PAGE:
Roald Knutsen: Tengu and the Warrior Traditions
Tengu (天狗 or ‘heavenly dogs’) will already be familiar to many interested in Japanese culture. One of the best known yōkai or ‘monster-spirits’, they are associated with Shinto, Buddhism and particularly the ascetic practice of Shugendō. Tengu are most often represented as birds of prey with human characteristics, the most notable feature being a beak or unnaturally long nose.
In folklore, throughout the medieval period tengu range from comical to mischievous figures. However, modern studies have revealed an almost completely hidden meaning where tengu play a much more serious role in the understanding of Sonshi military tactics and strategy for medieval generals (daimyō), particularly through the Muromachi period. Amongst these daimyō were certainly Oda Nobunaga and Tokugawa Ieyasu. This lecture will show that these tengu transmissions were, and in many cases, still are jealously kept secrets in many of the surviving traditions.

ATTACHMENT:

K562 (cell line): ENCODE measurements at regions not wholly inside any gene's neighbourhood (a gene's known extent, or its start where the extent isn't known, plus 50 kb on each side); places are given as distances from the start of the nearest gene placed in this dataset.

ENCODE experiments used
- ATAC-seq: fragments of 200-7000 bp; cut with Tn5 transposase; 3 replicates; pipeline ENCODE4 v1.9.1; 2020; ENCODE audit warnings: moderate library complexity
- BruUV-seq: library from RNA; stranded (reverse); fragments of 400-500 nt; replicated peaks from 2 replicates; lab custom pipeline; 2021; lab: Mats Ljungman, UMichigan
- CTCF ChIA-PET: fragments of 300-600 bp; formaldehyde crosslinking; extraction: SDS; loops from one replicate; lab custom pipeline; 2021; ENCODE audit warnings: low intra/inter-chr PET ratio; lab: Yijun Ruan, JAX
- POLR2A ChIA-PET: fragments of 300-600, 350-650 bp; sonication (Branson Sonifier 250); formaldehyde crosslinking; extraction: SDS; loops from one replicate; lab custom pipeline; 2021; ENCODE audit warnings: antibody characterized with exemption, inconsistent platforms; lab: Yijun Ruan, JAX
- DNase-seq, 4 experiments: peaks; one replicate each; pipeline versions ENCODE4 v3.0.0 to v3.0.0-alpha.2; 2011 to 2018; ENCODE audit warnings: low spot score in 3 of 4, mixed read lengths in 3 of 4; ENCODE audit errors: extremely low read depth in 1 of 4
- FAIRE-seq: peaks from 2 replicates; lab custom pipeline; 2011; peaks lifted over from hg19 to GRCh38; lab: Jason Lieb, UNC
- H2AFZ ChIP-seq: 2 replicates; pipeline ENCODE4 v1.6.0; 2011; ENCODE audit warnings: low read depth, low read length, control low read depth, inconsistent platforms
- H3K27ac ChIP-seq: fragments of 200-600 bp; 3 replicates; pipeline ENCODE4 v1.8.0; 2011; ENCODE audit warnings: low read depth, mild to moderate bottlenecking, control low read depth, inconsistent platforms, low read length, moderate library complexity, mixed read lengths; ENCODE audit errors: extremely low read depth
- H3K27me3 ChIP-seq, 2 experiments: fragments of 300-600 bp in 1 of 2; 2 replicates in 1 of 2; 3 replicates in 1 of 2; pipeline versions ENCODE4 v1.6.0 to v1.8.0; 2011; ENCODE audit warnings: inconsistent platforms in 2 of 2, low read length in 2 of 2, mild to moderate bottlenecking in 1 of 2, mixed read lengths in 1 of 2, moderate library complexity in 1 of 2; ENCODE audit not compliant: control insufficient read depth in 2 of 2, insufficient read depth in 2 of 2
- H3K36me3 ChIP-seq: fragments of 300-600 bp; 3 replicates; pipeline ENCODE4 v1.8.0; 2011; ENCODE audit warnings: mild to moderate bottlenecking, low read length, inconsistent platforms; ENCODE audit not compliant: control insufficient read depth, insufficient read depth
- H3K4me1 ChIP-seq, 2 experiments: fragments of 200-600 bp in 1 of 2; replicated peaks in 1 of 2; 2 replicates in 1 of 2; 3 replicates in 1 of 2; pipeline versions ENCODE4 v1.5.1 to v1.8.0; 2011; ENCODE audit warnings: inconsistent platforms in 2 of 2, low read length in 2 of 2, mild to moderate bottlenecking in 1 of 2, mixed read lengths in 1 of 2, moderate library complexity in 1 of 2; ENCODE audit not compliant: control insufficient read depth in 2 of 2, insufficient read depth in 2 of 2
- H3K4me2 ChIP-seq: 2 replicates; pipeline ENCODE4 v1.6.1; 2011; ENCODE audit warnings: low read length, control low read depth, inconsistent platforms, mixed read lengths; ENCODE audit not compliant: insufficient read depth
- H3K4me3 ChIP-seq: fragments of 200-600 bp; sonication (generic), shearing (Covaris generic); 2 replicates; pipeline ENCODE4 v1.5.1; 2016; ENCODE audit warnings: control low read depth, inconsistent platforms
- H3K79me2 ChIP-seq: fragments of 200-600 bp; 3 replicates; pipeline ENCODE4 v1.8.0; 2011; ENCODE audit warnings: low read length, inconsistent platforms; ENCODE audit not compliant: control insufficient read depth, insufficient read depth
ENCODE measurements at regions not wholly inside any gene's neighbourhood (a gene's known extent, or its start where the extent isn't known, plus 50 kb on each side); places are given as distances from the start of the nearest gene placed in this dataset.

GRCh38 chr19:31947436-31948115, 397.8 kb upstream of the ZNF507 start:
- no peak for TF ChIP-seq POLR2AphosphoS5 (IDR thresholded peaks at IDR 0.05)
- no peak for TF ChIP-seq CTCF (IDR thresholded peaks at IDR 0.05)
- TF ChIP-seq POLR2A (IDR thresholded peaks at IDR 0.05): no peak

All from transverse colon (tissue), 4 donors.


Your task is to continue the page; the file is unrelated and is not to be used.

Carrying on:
Roald Knutsen has spent more than fifty years studying tengu and Japanese military traditions, reaching some surprising conclusions based on his long association with classical bugei and following the yamabushi paths so beloved by many swordsmen. He holds a high rank in kendō and menkyo-kaiden in one tradition of iai-jutsu that still contains many forms derived from tengu transmissions. He has published several books with Global Oriental on these traditions including Japanese Polearms, Tengu and two collections of short stories, Tales of the Samurai.
Date: Monday 17 September 2012 (6.45pm)
Venue: The Oriental Club, Stratford House, 11 Stratford Place, London W1C 1ES